He actually does want to marry Mary. He actually does want to build low-cost housing for the less-advantaged, but he fights with his own ambitions — to see the world, to embrace the world and live fully in the world — every step of the way. As a result, whatever satisfaction he takes from his accomplishments seem meager to him; he internalizes none of the joy he helps bring to others, thereby permitting his dark side to surface strong when things go wrong.
Eventually, in his hour of true need, George Bailey finds himself rescued by the very town-folk he had once been so eager to leave behind. All of the good he had done, even when he hadn’t wanted to do it, came back to him in abundance – we might call it a “full measure… and running over.” (Luke6:38)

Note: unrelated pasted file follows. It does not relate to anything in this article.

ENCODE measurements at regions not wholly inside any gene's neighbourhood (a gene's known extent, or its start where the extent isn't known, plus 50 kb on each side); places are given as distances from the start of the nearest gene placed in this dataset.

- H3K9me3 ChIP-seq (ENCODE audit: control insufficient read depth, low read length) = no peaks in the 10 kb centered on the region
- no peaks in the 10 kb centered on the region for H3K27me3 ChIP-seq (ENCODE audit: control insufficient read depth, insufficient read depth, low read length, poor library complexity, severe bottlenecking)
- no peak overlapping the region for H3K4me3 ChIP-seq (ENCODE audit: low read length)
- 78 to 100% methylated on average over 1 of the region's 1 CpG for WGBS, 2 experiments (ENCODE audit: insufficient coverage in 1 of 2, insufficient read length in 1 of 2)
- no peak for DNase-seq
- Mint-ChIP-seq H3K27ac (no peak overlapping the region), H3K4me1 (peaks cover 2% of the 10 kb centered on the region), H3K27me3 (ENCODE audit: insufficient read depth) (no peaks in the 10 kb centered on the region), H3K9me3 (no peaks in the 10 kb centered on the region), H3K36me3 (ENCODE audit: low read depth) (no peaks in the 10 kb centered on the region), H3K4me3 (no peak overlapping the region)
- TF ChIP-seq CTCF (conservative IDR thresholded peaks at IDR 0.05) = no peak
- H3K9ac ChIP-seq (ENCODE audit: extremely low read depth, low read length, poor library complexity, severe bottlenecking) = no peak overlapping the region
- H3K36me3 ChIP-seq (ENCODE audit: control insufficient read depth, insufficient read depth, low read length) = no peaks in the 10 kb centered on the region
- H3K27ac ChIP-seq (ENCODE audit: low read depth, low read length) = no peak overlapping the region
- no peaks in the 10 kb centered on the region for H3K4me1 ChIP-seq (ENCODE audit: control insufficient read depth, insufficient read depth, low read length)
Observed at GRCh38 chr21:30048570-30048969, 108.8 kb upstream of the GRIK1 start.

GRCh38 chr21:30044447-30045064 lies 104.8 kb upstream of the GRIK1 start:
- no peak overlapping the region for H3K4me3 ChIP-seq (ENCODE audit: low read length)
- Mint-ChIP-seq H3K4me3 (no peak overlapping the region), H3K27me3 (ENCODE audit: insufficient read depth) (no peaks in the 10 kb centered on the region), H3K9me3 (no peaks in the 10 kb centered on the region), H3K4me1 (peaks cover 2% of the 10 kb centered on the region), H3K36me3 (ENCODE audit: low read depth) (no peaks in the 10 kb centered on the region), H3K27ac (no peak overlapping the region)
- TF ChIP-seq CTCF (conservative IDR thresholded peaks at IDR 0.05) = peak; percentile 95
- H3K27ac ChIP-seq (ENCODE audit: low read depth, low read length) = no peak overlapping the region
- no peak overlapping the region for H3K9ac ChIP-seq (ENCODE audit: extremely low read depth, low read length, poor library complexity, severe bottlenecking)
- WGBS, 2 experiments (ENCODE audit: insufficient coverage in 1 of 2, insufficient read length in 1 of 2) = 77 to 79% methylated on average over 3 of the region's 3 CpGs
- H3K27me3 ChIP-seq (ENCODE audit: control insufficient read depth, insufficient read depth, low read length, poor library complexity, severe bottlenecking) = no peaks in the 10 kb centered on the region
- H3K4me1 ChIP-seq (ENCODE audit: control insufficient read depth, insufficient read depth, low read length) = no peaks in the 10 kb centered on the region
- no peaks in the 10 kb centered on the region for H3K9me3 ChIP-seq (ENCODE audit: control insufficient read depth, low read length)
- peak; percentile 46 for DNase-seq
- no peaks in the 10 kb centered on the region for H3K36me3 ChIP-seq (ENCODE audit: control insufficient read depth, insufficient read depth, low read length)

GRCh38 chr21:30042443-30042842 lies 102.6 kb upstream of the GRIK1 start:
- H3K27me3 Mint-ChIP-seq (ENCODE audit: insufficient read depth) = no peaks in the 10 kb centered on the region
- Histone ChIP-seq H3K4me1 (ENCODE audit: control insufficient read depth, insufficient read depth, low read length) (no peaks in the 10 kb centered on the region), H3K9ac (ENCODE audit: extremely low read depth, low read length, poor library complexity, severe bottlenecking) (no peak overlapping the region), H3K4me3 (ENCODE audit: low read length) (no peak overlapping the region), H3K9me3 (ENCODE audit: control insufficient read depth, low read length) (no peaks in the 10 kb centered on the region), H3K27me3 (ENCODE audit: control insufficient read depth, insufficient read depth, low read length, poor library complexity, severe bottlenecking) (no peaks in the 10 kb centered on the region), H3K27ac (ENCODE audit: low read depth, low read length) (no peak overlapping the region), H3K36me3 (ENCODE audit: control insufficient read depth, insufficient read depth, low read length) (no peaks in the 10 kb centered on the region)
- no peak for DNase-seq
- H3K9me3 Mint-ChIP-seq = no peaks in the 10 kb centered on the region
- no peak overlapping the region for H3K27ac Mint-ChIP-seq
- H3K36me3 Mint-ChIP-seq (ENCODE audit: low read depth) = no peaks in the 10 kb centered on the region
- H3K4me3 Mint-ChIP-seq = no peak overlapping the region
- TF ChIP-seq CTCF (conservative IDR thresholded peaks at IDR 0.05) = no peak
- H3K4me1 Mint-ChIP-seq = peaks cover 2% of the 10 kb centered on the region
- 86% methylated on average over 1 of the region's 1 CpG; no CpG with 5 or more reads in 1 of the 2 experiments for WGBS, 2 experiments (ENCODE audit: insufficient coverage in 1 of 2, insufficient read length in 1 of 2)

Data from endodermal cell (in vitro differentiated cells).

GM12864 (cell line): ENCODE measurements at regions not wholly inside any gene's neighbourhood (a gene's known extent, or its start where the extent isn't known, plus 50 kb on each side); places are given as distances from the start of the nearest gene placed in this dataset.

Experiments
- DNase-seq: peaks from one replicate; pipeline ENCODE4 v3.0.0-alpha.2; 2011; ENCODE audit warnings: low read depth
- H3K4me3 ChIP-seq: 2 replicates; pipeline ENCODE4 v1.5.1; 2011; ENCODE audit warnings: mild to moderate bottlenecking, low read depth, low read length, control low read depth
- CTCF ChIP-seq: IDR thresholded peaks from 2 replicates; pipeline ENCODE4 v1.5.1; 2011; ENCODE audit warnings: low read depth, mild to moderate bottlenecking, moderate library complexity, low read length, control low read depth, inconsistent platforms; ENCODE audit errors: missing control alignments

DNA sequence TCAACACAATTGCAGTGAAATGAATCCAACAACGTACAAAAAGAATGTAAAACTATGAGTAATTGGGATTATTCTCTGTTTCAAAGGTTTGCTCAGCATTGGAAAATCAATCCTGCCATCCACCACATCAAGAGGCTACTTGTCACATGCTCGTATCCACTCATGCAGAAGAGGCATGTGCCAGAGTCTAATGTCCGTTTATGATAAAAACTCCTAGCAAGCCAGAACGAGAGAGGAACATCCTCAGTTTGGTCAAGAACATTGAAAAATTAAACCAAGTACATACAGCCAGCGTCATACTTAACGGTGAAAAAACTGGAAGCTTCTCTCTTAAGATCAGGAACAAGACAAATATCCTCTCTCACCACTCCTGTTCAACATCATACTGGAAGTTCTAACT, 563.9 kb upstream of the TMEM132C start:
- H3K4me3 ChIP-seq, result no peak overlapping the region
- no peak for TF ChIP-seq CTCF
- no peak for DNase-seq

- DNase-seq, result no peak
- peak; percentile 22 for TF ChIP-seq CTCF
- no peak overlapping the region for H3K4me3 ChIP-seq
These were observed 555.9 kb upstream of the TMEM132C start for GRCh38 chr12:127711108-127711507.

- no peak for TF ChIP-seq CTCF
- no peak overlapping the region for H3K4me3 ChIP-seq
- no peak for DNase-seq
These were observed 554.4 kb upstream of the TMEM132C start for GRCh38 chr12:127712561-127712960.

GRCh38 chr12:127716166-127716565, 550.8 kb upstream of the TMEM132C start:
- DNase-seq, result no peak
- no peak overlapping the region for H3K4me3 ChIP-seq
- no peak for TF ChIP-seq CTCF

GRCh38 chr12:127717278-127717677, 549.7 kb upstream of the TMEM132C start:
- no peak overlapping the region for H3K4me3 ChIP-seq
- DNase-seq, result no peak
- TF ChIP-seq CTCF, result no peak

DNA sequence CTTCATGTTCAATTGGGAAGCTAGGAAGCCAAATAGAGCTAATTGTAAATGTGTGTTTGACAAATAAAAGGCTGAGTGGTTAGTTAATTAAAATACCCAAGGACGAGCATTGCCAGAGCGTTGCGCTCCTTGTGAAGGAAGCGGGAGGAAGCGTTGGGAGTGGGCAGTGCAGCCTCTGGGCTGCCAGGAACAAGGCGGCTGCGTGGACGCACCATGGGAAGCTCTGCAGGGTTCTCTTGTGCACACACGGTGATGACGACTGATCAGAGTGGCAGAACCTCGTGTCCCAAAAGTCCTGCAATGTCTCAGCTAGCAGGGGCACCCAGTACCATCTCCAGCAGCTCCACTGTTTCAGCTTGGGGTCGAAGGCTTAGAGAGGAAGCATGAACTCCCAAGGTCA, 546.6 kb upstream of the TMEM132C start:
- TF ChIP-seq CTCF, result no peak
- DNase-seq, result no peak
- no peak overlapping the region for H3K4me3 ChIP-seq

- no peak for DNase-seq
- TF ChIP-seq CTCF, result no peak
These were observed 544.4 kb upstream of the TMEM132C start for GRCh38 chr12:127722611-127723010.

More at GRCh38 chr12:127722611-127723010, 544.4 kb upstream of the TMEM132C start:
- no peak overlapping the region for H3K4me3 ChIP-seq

What are we seeing in those last few minutes of the film – Justice, or Mercy? What does George Bailey’s eleventh-hour rescue tell us about intention, and how it works with or against heaven?
Our simple understanding tells us that since Bailey didn’t really want to do the good things he did, those actions should weigh lightly on the scales of justice, while — since he so frequently seemed to be willfully repressing his furious instincts — his darker moments unleashed should weigh heavily, because on some level he really wanted to blast at Mary, and lash out a hapless Uncle Charlie, and bellow at Zsu-Zsu’s concerned teacher.